The Sustainability Accounting Standards Board: Financial Impacts of Sustainability – Connecting Businesses and Investors

Sustainability issues are global business issues. For example, data security—a social issue—is important to companies in the software industry. Water management—an environmental issue—is essential to a beverage producer. Managing conflicts of interest—a governance issue—is critical for an investment bank. Effectively managing these issues over the long-term is likely to improve companies’ financial performance. Because of this, investors want comparable data on how companies are managing business-critical sustainability issues. Just as financial accounting standards provide a common language for companies and investors to talk about financial performance, the markets need a common language for companies and investors to talk about sustainability performance.

Jeff Hales: SASB Standards Board Chair. Photo: Reese Nanavati

Jeff Hales: SASB Standards Board Chair. Photo: Reese Nanavati

The Sustainability Accounting Standards Board (SASB) fills this need by connecting businesses and investors on the financial impacts of sustainability. SASB Standards—which are available for 77 industries—identify the subset of environmental, social, and governance issues most relevant to financial performance in each industry. Companies around the world use SASB Standards to identify, manage, and communicate financially material sustainability information to investors. SASB Standards are designed to be cost-effective for companies—on average, each standard has six disclosure topics and 13 accounting metrics. The Standards help investors access sustainability data that is comparable, consistent, and reliable. SASB’s rigorous and transparent standard-setting process includes evidence-based research, broad and balanced participation from companies, investors, and subject matter experts, and oversight and approval from an independent Standards Board.

Standards are an important tool because improved transparency leads to improved performance. When companies use SASB Standards to disclose comparable sustainability data, investors can clearly compare companies on their sustainability performance and can allocate capital to the best performers. Companies can benchmark their performance against peers and work to improve their sustainability performance to increase shareholder value. This creates a “race to the top” on improved environmental and social outcomes, ultimately making the capital markets a powerful lever of change for a more sustainable and just world.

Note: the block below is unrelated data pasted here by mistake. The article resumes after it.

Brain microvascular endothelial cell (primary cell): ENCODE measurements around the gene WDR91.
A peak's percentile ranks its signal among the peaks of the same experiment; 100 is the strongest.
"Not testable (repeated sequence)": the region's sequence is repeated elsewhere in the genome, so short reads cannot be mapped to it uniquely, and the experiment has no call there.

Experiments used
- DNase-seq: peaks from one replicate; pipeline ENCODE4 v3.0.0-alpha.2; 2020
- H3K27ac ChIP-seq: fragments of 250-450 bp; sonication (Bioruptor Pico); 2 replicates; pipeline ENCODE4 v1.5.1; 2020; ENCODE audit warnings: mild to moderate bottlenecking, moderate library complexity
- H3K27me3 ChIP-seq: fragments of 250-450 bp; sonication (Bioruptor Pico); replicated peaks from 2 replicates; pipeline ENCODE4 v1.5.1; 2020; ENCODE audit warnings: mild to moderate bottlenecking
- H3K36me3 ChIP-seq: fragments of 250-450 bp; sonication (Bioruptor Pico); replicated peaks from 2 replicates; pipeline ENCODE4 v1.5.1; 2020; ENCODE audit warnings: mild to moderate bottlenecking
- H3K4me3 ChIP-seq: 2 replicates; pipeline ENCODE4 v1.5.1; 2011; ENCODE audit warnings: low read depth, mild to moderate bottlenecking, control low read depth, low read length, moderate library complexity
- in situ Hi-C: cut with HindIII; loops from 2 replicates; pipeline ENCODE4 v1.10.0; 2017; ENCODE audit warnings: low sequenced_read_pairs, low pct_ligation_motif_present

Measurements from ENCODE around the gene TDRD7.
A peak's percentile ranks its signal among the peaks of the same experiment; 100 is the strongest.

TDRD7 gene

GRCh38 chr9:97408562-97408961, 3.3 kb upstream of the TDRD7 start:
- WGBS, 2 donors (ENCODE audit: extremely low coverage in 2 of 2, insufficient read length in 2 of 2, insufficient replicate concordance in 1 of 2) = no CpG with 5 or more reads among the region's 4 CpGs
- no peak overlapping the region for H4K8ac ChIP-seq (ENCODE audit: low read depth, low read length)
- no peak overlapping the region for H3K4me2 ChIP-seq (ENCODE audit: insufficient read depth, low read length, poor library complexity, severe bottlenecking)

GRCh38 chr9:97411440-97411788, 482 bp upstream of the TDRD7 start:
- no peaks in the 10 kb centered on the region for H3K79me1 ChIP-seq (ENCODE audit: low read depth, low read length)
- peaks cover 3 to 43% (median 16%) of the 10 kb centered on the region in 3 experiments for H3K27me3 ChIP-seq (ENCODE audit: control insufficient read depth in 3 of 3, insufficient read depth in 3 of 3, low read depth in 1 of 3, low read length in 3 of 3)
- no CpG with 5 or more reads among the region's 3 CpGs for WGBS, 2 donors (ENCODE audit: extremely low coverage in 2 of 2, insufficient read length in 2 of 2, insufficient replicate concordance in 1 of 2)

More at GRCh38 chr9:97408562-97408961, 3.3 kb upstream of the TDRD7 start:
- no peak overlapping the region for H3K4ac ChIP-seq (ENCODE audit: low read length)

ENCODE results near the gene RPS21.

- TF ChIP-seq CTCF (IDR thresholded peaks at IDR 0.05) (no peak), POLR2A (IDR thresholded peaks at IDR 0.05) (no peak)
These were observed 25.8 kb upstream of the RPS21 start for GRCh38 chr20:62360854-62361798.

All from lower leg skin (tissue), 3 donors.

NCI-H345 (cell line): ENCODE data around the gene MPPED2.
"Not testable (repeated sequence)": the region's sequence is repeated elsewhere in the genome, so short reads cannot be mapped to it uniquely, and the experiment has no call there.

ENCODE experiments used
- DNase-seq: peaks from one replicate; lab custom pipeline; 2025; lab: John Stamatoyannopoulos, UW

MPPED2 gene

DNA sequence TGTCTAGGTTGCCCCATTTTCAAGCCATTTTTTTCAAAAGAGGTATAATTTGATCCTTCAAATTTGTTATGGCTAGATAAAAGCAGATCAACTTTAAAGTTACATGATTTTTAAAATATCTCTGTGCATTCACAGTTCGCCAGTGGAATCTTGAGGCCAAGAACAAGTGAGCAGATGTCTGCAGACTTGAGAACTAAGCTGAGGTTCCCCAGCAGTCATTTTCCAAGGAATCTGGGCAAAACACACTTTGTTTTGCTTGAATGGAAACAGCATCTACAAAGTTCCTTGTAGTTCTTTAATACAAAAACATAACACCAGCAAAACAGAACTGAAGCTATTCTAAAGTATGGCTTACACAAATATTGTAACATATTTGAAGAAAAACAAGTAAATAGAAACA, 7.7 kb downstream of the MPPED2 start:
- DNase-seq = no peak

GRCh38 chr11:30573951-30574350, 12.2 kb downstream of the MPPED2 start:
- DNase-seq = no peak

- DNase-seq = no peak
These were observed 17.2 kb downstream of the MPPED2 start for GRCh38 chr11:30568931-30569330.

The Sustainability Accounting Standards Board, led by CEO Janine Guillot, is a nonprofit organisation. The SASB Foundation Board of Directors oversees the strategy, finances, and operations of the entire organisation, and appoints the members of the SASB Standards Board. The SASB Standards Board is an independent board that is accountable for the due process, outcomes, and ratification of the SASB Standards. The SASB Foundation’s funding model includes three pillars of support: earned income, contributions from market participants, and philanthropy.

To download any of the 77 industry-specific standards, or learn more about SASB, please visit SASB.org.


You may have an interest in also reading…

La Société Centrale de Réassurance (SCR): Assuring the Future of Reassurance with Training, Compliance and Effort

La Société Centrale de Réassurance (SCR), a subsidiary of the Caisse de Dépôt et de Gestion (CDG), holds a leading

Pollen Street Capital: Beyond ESG, and Accelerating Progress by Adding ‘Caring’ to the Priority List

Pollen Street Capital believes that its investments and business support have positive impacts for the financial services industry — and

Instrumental in Rental with CEO Charles Haresnape: Gatehouse is a Shariah-Compliant Bank on the Move

Gatehouse Bank is a Shariah-compliant UK bank, lead by CEO Charles Haresnape, whose operations span residential and commercial property financing